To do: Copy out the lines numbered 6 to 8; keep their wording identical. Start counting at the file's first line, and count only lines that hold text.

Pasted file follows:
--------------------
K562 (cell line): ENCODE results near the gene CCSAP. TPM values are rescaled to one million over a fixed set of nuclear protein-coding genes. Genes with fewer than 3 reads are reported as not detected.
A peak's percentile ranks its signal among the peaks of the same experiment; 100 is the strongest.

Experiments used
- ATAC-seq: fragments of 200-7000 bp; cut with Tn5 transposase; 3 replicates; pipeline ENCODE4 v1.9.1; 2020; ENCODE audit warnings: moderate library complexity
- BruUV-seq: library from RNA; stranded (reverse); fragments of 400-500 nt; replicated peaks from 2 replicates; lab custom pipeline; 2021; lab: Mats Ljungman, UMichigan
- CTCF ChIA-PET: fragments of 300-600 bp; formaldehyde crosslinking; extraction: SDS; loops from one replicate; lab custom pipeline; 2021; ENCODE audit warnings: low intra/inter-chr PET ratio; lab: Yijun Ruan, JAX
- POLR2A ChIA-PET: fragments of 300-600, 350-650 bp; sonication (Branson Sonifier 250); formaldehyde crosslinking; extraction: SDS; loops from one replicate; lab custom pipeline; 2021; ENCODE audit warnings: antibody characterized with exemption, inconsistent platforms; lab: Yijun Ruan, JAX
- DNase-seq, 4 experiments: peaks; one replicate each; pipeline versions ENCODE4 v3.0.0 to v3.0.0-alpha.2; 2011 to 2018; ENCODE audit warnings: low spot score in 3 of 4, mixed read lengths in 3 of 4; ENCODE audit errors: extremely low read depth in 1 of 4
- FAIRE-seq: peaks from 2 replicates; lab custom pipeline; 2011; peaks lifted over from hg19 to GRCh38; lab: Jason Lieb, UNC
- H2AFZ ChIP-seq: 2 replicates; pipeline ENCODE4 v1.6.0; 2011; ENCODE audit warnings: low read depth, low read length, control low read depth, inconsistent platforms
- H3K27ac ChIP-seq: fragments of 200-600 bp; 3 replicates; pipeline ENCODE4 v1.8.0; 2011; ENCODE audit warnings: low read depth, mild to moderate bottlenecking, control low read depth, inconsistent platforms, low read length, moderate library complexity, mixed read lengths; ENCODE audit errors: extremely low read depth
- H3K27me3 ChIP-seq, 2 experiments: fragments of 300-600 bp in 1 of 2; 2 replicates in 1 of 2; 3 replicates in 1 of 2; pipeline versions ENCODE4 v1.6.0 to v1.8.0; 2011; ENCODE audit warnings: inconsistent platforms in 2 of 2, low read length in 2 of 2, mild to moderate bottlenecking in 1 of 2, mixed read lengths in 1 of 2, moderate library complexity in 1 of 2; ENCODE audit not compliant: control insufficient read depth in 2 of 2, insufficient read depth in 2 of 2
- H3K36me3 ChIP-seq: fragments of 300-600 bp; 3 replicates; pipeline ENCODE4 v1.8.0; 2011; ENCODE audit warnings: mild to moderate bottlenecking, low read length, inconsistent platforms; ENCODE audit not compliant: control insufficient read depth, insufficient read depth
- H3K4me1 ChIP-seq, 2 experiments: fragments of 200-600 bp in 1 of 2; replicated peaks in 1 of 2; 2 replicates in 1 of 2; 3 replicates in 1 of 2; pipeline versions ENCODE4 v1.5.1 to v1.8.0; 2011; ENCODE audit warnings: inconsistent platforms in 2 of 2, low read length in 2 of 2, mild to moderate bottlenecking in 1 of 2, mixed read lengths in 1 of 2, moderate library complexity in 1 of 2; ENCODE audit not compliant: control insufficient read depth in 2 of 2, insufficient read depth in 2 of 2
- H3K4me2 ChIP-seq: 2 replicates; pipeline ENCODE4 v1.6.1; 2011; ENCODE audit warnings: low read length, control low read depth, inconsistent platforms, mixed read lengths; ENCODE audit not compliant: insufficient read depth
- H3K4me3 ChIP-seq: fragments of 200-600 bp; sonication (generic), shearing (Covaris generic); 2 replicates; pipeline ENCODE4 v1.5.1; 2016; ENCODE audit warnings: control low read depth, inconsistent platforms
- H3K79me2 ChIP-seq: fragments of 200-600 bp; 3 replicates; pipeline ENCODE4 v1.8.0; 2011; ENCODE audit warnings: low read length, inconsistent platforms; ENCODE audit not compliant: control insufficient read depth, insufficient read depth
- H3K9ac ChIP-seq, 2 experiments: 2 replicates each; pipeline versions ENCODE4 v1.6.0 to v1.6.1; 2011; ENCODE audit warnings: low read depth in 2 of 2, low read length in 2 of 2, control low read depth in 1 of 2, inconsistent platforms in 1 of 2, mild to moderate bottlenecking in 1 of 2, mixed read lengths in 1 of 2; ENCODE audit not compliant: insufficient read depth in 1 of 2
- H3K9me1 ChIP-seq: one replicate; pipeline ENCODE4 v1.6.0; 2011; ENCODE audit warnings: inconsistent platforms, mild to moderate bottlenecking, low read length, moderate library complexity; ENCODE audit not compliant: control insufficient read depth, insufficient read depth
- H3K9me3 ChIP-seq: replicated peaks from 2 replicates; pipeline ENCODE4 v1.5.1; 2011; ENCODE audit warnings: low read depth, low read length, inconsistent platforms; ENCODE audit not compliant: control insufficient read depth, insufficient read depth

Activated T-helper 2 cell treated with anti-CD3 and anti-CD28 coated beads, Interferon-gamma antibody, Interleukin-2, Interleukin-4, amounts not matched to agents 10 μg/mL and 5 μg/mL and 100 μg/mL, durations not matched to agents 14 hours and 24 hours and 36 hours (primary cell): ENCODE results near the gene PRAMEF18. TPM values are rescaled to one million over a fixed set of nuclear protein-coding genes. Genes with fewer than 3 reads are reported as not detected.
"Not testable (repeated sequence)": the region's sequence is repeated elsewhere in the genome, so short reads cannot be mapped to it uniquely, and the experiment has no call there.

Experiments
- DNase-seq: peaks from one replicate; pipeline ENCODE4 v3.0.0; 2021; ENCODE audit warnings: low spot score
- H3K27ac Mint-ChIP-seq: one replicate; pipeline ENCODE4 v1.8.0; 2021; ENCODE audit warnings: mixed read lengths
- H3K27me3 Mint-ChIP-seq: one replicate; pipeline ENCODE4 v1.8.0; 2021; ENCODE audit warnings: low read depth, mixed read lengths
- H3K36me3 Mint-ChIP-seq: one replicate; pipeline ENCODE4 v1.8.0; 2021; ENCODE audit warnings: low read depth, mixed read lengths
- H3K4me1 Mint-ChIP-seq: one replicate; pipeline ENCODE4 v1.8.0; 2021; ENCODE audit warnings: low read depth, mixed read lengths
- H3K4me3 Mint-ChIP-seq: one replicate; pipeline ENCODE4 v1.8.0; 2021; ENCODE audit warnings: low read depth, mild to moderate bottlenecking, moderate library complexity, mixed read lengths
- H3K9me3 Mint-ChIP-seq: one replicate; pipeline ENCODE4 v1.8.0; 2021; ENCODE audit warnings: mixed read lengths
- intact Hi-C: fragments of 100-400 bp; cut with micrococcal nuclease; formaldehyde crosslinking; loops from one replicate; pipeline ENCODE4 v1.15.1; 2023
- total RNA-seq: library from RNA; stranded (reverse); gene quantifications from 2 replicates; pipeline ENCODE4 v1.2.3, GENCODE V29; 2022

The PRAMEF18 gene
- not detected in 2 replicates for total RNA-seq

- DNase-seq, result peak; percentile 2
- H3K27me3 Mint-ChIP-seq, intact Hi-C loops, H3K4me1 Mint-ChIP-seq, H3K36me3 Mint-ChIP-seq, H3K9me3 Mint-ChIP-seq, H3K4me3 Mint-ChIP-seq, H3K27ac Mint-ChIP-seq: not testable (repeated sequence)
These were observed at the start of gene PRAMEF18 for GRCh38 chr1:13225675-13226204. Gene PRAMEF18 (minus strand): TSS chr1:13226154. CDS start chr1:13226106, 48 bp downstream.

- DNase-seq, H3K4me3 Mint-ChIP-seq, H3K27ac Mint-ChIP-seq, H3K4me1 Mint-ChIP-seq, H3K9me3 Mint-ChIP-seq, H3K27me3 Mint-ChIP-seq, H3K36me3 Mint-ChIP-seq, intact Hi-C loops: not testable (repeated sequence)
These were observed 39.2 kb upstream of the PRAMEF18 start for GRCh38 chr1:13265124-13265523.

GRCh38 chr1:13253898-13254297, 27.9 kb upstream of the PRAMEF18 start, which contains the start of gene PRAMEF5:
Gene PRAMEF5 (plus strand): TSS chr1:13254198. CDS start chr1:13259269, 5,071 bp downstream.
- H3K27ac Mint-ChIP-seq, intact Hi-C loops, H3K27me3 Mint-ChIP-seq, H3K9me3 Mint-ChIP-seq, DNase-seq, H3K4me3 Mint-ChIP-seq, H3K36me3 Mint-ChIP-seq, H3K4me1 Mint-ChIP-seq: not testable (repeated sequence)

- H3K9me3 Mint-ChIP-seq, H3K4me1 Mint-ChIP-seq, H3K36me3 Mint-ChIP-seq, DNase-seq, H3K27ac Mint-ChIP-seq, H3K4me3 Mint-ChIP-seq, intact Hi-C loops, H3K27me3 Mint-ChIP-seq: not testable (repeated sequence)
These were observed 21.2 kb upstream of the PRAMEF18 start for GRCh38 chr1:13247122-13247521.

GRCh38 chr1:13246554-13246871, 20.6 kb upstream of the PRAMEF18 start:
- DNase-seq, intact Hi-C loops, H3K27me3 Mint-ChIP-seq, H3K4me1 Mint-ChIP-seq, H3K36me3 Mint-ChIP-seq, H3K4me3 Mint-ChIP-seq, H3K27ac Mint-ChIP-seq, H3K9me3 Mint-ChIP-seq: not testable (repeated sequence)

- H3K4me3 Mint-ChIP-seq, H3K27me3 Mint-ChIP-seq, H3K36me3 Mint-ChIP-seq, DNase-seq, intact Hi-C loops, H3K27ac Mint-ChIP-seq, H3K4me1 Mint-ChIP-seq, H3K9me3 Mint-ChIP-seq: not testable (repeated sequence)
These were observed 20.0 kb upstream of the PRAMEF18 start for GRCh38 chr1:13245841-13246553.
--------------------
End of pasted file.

- CTCF ChIA-PET: fragments of 300-600 bp; formaldehyde crosslinking; extraction: SDS; loops from one replicate; lab custom pipeline; 2021; ENCODE audit warnings: low intra/inter-chr PET ratio; lab: Yijun Ruan, JAX
- POLR2A ChIA-PET: fragments of 300-600, 350-650 bp; sonication (Branson Sonifier 250); formaldehyde crosslinking; extraction: SDS; loops from one replicate; lab custom pipeline; 2021; ENCODE audit warnings: antibody characterized with exemption, inconsistent platforms; lab: Yijun Ruan, JAX
- DNase-seq, 4 experiments: peaks; one replicate each; pipeline versions ENCODE4 v3.0.0 to v3.0.0-alpha.2; 2011 to 2018; ENCODE audit warnings: low spot score in 3 of 4, mixed read lengths in 3 of 4; ENCODE audit errors: extremely low read depth in 1 of 4